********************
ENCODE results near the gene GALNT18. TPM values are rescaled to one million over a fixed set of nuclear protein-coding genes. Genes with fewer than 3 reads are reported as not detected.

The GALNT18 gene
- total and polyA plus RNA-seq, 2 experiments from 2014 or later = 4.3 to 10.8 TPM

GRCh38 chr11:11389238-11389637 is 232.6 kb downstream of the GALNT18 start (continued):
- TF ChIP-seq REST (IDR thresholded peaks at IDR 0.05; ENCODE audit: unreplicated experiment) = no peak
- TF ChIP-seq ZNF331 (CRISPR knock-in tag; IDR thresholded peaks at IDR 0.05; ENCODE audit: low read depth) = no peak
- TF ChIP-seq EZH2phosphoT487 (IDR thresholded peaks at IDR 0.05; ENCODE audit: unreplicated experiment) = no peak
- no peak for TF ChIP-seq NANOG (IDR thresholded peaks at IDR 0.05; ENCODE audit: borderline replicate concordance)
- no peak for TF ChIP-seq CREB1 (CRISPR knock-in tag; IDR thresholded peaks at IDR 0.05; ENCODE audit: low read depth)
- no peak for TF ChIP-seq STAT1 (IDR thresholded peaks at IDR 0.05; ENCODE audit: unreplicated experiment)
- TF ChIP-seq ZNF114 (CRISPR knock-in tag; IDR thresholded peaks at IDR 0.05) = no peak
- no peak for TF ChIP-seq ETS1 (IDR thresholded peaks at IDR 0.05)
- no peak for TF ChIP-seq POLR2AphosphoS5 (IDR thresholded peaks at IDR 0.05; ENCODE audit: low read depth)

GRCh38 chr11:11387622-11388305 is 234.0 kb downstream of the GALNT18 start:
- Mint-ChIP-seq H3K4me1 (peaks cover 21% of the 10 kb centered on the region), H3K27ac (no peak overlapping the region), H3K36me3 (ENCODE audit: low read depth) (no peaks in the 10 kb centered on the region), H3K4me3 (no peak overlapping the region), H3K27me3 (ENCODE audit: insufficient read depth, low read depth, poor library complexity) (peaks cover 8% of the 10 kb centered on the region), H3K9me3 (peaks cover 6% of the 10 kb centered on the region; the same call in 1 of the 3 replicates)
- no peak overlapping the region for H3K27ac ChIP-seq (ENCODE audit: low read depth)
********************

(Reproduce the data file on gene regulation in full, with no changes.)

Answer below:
ENCODE results near the gene GALNT18. TPM values are rescaled to one million over a fixed set of nuclear protein-coding genes. Genes with fewer than 3 reads are reported as not detected.

The GALNT18 gene
- total and polyA plus RNA-seq, 2 experiments from 2014 or later = 4.3 to 10.8 TPM

GRCh38 chr11:11389238-11389637 is 232.6 kb downstream of the GALNT18 start (continued):
- TF ChIP-seq REST (IDR thresholded peaks at IDR 0.05; ENCODE audit: unreplicated experiment) = no peak
- TF ChIP-seq ZNF331 (CRISPR knock-in tag; IDR thresholded peaks at IDR 0.05; ENCODE audit: low read depth) = no peak
- TF ChIP-seq EZH2phosphoT487 (IDR thresholded peaks at IDR 0.05; ENCODE audit: unreplicated experiment) = no peak
- no peak for TF ChIP-seq NANOG (IDR thresholded peaks at IDR 0.05; ENCODE audit: borderline replicate concordance)
- no peak for TF ChIP-seq CREB1 (CRISPR knock-in tag; IDR thresholded peaks at IDR 0.05; ENCODE audit: low read depth)
- no peak for TF ChIP-seq STAT1 (IDR thresholded peaks at IDR 0.05; ENCODE audit: unreplicated experiment)
- TF ChIP-seq ZNF114 (CRISPR knock-in tag; IDR thresholded peaks at IDR 0.05) = no peak
- no peak for TF ChIP-seq ETS1 (IDR thresholded peaks at IDR 0.05)
- no peak for TF ChIP-seq POLR2AphosphoS5 (IDR thresholded peaks at IDR 0.05; ENCODE audit: low read depth)

GRCh38 chr11:11387622-11388305 is 234.0 kb downstream of the GALNT18 start:
- Mint-ChIP-seq H3K4me1 (peaks cover 21% of the 10 kb centered on the region), H3K27ac (no peak overlapping the region), H3K36me3 (ENCODE audit: low read depth) (no peaks in the 10 kb centered on the region), H3K4me3 (no peak overlapping the region), H3K27me3 (ENCODE audit: insufficient read depth, low read depth, poor library complexity) (peaks cover 8% of the 10 kb centered on the region), H3K9me3 (peaks cover 6% of the 10 kb centered on the region; the same call in 1 of the 3 replicates)
- no peak overlapping the region for H3K27ac ChIP-seq (ENCODE audit: low read depth)